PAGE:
The single most important job of a software manager is to hire the best people and retain talent. That’s it. All the rest comes in second. However most young managers have a fear of interviews, “How do I figure out if the candidate is smart? Is he a right fit ? Will the candidate be motivated by the work he will be doing in the company ?”
The reality is that it is impossible to answer all this questions in 1 hour and a half. There are however a few things you can do that will reveal yellow and red flags.
I will mainly talk here about the on site interview and what goes down. I will leave the CV searching, screening and the job offer for other posts.
The trick in software is that you just want to get the best people that you can. In my experience, you will encounter 3 types of programmers:
- the masses (easy to filter out, just ask 2–3 easy questions)
- the maybes (maybe they can contribute, maybe they will do a good job)
- the superstars (writes a full compiler, a full app, a docker automated infrastructure service in a weekend just for fun)
Technical skill is essential, motivation is also important but you still have to see that the candidate is a team player. You have to have at least a future peer interview him. This should be kept short, say about 45 minutes to 1 hour. The candidate must get along with your team otherwise nothing is going to get done.
Talk before with your colleague on what he should follow through the interview. The focus must be on technical stuff depending on the position but he must also keep an eye open on how he interacts with the candidate: do they get along, can he envision himself working with the candidate for the next years to come?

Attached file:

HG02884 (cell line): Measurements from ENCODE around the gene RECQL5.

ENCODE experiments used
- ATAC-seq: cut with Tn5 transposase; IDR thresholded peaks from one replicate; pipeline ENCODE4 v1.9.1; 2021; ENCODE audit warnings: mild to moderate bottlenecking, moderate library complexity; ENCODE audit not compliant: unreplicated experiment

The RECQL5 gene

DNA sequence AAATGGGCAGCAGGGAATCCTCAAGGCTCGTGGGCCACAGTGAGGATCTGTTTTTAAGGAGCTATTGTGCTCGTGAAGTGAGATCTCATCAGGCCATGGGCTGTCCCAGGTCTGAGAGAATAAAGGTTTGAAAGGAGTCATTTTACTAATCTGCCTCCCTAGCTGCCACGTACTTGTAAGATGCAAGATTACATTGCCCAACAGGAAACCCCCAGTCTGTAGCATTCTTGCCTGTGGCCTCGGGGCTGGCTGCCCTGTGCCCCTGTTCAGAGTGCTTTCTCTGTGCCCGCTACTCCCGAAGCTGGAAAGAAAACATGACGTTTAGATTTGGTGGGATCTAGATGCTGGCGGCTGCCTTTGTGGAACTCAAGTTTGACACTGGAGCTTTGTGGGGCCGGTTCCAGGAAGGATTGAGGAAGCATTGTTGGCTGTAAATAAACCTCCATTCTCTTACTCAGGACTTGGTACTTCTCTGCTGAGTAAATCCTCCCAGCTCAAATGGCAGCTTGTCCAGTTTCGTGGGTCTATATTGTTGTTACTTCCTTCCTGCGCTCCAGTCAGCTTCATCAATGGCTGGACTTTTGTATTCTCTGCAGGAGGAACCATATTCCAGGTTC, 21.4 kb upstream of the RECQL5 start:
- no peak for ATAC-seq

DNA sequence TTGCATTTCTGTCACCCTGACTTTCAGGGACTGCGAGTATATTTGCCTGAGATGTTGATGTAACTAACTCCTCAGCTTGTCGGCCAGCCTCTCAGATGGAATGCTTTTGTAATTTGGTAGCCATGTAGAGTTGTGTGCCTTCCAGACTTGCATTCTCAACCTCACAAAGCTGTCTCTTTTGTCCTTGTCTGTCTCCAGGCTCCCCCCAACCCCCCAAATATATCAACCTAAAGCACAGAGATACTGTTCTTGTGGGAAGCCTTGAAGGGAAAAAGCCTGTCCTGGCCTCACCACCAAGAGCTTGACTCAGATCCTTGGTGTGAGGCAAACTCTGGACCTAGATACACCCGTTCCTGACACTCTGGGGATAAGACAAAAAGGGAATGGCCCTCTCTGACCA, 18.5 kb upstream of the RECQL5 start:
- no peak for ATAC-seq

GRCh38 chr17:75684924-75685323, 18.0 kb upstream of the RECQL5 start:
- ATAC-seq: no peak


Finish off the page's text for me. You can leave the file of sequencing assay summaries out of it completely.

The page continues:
I remember my first interview, I think I was a lot more nervous than the person I was interviewing, and it made sense because he was definitely in the interview chair more times than I was in the interviewer shoes.
It is very important to have a clear structure of how the interview will go down. You need this because you’ll just have 1 and a half hours to answer as many questions about the candidate as you can.
Be sure that there is going to be a lot of jumping off the path you have planned but always remember that you are in control and it is your duty to point the discussion in a direction that you think will reveal answers to your questions.
It is essential to get in the interview unbiased. You have to make up your mind in and after the interview has finished. Don’t make the mistake of entering the interview thinking that this will be a stellar candidate or not. It will mainly work against you if you do.
First part, the opening 10–15 minutes
Make the candidate feel at ease. Introduce yourself and offer a cup of coffee, tea or water.
Engage in a friendly discussion about a short topic (maybe he has attended a college you have, ask about a professor, a course he has in his CV, ask him about a hobby that you also find interesting). Keep it short not more than 10–15 minutes and try to create a connection with the candidate.
The last thing you want is to rush in and start asking interview questions. I would personally refuse to work in a place where the interview goes like that.